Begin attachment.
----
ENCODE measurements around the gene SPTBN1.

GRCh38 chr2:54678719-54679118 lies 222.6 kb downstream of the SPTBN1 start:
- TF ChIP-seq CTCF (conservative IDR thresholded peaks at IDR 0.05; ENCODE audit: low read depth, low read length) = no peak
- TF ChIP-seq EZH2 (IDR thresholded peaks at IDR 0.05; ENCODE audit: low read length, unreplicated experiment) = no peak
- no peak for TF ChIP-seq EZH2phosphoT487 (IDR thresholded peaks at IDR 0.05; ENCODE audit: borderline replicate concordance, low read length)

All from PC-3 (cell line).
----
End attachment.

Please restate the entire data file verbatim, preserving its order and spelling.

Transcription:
ENCODE measurements around the gene SPTBN1.

GRCh38 chr2:54678719-54679118 lies 222.6 kb downstream of the SPTBN1 start:
- TF ChIP-seq CTCF (conservative IDR thresholded peaks at IDR 0.05; ENCODE audit: low read depth, low read length) = no peak
- TF ChIP-seq EZH2 (IDR thresholded peaks at IDR 0.05; ENCODE audit: low read length, unreplicated experiment) = no peak
- no peak for TF ChIP-seq EZH2phosphoT487 (IDR thresholded peaks at IDR 0.05; ENCODE audit: borderline replicate concordance, low read length)

All from PC-3 (cell line).